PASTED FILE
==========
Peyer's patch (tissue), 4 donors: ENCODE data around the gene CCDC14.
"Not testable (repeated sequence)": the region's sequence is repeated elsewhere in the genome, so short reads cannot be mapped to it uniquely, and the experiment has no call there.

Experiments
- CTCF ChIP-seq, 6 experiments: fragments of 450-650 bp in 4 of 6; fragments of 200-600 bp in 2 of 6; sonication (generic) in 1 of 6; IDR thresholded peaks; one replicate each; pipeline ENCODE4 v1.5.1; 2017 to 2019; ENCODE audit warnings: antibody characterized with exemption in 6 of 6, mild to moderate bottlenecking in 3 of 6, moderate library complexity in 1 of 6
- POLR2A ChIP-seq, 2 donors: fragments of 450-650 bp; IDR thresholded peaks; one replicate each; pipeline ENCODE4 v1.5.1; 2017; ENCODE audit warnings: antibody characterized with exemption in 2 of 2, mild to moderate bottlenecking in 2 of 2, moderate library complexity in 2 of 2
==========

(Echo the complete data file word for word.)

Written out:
Peyer's patch (tissue), 4 donors: ENCODE data around the gene CCDC14.
"Not testable (repeated sequence)": the region's sequence is repeated elsewhere in the genome, so short reads cannot be mapped to it uniquely, and the experiment has no call there.

Experiments
- CTCF ChIP-seq, 6 experiments: fragments of 450-650 bp in 4 of 6; fragments of 200-600 bp in 2 of 6; sonication (generic) in 1 of 6; IDR thresholded peaks; one replicate each; pipeline ENCODE4 v1.5.1; 2017 to 2019; ENCODE audit warnings: antibody characterized with exemption in 6 of 6, mild to moderate bottlenecking in 3 of 6, moderate library complexity in 1 of 6
- POLR2A ChIP-seq, 2 donors: fragments of 450-650 bp; IDR thresholded peaks; one replicate each; pipeline ENCODE4 v1.5.1; 2017; ENCODE audit warnings: antibody characterized with exemption in 2 of 2, mild to moderate bottlenecking in 2 of 2, moderate library complexity in 2 of 2